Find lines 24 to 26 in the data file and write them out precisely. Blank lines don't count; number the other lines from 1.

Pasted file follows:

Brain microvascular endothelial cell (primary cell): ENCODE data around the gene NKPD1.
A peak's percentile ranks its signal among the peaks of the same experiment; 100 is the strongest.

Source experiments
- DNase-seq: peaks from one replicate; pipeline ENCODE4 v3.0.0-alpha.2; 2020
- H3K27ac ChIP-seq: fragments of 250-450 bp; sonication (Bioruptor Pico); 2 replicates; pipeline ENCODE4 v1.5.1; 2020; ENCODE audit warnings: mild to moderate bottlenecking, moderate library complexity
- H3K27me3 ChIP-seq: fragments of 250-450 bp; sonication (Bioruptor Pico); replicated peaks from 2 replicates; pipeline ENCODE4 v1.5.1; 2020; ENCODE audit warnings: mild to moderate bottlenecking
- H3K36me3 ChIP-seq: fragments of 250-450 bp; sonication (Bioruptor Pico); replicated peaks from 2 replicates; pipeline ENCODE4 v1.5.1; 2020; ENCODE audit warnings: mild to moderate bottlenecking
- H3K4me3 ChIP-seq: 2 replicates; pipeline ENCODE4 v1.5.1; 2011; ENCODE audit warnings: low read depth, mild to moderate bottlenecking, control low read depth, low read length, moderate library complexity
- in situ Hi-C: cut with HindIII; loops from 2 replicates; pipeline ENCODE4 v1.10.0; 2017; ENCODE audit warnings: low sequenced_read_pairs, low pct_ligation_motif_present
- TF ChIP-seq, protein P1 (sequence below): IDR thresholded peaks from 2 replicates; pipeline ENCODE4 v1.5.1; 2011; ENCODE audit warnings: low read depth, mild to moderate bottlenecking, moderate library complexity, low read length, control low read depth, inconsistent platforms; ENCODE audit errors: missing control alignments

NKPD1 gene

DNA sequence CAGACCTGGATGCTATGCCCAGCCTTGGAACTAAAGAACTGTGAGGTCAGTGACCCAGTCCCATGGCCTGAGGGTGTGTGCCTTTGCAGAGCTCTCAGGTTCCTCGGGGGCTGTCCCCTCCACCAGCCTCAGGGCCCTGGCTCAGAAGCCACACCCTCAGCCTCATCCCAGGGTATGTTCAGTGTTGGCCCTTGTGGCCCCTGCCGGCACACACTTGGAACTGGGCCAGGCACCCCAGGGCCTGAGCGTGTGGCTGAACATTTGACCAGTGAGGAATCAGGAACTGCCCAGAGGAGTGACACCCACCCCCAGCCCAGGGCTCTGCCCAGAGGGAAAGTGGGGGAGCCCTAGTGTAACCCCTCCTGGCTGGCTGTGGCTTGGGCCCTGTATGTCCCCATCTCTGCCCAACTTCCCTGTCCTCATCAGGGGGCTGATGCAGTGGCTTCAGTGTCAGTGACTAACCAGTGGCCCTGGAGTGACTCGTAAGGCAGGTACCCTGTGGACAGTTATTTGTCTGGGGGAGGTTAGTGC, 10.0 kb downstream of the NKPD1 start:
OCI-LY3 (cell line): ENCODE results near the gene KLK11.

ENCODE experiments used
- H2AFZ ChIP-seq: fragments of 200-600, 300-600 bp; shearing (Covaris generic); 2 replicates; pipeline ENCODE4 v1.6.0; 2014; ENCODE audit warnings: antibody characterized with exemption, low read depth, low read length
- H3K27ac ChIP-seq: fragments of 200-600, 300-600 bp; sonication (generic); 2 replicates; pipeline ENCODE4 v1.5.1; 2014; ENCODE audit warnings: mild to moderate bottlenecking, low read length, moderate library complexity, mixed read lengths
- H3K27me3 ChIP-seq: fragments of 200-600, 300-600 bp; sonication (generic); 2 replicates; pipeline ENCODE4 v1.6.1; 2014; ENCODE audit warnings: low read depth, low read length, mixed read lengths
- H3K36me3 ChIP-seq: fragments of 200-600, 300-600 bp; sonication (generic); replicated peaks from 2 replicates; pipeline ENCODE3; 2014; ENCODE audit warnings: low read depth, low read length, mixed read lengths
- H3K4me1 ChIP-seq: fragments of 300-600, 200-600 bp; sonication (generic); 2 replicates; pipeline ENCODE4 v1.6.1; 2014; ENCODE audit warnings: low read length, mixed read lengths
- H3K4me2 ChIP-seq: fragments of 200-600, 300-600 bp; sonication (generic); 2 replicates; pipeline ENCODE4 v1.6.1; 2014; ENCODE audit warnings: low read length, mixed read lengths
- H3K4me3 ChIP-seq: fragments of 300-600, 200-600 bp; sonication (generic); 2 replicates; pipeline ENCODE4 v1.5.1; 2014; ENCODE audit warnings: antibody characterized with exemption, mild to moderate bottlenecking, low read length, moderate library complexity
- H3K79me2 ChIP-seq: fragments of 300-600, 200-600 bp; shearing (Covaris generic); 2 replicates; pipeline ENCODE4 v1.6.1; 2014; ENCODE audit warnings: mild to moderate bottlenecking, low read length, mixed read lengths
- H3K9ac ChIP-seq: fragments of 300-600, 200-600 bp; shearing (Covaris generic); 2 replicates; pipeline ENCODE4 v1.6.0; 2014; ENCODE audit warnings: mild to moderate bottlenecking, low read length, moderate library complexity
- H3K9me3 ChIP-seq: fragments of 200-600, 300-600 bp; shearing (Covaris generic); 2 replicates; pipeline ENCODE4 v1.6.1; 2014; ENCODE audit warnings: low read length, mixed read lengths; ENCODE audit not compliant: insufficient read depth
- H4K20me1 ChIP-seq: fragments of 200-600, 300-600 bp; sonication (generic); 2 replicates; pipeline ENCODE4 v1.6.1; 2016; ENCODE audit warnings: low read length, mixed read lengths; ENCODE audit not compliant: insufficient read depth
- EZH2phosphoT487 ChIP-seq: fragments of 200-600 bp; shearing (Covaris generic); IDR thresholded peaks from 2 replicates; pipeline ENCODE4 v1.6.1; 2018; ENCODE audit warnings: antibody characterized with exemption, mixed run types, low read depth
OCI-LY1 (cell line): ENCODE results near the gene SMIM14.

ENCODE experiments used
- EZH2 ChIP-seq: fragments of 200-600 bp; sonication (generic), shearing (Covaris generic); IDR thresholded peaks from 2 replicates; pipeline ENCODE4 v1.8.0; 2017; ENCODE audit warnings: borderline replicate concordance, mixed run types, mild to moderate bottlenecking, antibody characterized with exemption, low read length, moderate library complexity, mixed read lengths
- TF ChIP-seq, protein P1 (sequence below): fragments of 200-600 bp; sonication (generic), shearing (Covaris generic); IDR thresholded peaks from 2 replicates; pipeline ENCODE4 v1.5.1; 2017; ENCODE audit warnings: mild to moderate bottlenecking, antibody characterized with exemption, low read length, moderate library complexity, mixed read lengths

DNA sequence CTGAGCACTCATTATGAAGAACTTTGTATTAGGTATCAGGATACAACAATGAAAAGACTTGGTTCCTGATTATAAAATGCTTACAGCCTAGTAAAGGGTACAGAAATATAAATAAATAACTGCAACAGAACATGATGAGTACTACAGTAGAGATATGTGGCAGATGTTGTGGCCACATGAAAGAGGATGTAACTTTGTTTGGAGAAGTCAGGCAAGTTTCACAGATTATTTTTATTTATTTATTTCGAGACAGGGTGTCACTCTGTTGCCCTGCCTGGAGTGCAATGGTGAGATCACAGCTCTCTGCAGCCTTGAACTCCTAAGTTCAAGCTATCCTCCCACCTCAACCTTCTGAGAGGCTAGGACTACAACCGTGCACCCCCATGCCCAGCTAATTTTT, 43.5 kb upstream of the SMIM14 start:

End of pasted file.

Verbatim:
- H3K9me3 ChIP-seq: fragments of 200-600, 300-600 bp; shearing (Covaris generic); 2 replicates; pipeline ENCODE4 v1.6.1; 2014; ENCODE audit warnings: low read length, mixed read lengths; ENCODE audit not compliant: insufficient read depth
- H4K20me1 ChIP-seq: fragments of 200-600, 300-600 bp; sonication (generic); 2 replicates; pipeline ENCODE4 v1.6.1; 2016; ENCODE audit warnings: low read length, mixed read lengths; ENCODE audit not compliant: insufficient read depth
- EZH2phosphoT487 ChIP-seq: fragments of 200-600 bp; shearing (Covaris generic); IDR thresholded peaks from 2 replicates; pipeline ENCODE4 v1.6.1; 2018; ENCODE audit warnings: antibody characterized with exemption, mixed run types, low read depth